Aaron Oliphant, convicted of severely injuring his four-month-old child, was sentenced on Monday in Helena.
District Judge Mike Menahan sentenced Oliphant to 20 years in the Montana State Prison, with five years suspended.
Oliphant was convicted in September on a charge of felony aggravated assault.
Prosecutors alleged that Oliphant injured the boy in June 2016 while the baby's mother was at work.
The child suffered bleeding in the brain and five skull fractures.
During the trial, the prosecutor asked Oliphant if he knew of any accident that would cause five skull fractures. Oliphant replied that he did not have an answer for that.
The prosecutors also asked if Oliphant agreed that "his son was shaken with such force that blood vessels in his eyes were severed."
Oliphant indicated that he did not have an answer. When the prosecutor insisted he answer, Oliphant replied yes.
Prosecutors say Oliphant was the sole caregiver on June 8th, 2016, when his son sustained five skull fractures and retinal bleeding in both eyes.
Deputy County Attorney Melissa Broch says the injuries were the result of "incredible force."
Prosecutors say the baby was happy and normal when his mother left for work that evening and was screaming uncontrollably and vomiting when she returned from her job four hours later.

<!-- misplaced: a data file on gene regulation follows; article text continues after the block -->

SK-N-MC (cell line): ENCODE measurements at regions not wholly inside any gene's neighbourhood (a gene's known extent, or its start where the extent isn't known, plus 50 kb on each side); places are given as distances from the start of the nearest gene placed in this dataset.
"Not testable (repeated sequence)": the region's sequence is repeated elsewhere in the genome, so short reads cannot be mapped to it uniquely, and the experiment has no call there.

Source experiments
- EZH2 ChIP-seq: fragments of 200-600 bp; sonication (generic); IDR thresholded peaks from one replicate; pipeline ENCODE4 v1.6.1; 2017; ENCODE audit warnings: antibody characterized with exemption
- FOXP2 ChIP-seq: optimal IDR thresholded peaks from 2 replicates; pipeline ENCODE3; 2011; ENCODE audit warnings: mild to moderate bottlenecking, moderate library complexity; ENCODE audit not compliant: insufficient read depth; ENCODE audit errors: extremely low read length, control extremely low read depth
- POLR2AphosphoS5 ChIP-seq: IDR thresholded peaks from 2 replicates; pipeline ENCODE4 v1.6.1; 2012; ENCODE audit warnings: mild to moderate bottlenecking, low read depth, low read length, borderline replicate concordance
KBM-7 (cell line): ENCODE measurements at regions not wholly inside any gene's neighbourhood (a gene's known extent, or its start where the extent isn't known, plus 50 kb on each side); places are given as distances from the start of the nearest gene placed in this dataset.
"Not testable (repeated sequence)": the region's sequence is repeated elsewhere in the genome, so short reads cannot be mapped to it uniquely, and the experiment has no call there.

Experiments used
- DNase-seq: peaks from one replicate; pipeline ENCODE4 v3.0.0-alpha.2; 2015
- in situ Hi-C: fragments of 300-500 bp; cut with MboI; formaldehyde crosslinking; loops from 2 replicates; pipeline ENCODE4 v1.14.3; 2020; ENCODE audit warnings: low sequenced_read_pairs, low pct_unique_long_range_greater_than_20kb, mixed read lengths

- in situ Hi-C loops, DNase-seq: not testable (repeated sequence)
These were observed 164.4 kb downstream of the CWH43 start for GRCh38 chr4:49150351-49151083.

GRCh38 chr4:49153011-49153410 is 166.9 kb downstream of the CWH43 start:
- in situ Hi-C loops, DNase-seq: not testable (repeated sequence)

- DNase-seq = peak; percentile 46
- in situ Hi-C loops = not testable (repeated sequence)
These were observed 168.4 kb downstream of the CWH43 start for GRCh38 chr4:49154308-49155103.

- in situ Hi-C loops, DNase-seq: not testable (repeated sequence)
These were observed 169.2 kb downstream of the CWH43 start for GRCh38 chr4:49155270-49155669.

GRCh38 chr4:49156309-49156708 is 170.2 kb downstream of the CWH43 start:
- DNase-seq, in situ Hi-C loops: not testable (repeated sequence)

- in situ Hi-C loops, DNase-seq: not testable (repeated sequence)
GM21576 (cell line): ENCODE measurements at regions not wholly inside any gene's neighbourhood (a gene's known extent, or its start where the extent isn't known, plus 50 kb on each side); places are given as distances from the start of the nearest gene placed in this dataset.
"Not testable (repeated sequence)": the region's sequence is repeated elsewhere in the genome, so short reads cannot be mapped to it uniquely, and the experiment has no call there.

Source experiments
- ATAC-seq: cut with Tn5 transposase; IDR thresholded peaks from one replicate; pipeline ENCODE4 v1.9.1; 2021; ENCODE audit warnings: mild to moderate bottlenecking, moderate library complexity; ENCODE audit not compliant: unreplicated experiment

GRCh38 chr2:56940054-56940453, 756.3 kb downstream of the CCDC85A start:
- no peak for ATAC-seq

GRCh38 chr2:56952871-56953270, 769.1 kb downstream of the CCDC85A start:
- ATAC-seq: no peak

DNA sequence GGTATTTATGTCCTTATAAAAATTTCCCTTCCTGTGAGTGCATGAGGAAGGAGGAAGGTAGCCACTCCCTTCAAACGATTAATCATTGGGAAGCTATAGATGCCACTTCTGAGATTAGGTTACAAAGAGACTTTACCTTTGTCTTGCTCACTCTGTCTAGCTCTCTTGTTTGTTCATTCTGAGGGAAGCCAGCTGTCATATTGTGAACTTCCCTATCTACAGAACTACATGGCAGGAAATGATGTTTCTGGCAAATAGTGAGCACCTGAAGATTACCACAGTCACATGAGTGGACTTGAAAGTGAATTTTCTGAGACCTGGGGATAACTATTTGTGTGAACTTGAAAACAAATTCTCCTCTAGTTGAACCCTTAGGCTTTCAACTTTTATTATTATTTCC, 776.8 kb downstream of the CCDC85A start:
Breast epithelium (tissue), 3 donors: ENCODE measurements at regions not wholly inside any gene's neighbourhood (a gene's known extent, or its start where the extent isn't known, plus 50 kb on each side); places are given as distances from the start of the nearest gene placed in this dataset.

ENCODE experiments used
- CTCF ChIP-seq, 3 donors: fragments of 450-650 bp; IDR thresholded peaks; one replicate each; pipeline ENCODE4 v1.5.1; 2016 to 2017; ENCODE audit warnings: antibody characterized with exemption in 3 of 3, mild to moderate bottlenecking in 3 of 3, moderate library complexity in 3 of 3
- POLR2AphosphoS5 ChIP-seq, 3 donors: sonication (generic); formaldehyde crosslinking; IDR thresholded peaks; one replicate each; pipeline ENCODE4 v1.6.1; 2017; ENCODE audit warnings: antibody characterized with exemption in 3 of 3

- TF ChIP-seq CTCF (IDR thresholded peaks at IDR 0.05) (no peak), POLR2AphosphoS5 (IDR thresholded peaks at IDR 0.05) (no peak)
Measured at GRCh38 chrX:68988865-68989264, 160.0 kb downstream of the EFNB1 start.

Oliphant allegedly tried to talk the baby's mother out of going to the hospital as the child alternated between screaming and passing out.
At the urging of a pediatrician the next morning, the baby was taken to Saint Peter's Hospital. Doctors said they found the child suffering from non-accidental trauma, threatening the baby's life. The child was flown to Primary Children's Hospital in Salt Lake City.
The injuries were documented by a CT scan and an MRI and confirmed by teams of doctors in Helena and Salt Lake City.
Oliphant told investigators at the time that maybe he'd bounced the child too hard while the baby was in a bouncy chair.
He denied hurting the baby, saying he hoped the mother hadn't hurt the baby.
The child's mother said during Monday's sentencing that the child, now nearly two years old, undergoes therapy three times each week and experiences regular seizures.
County Attorney Leo Gallagher said the child will likely experience seizures for the rest of his life.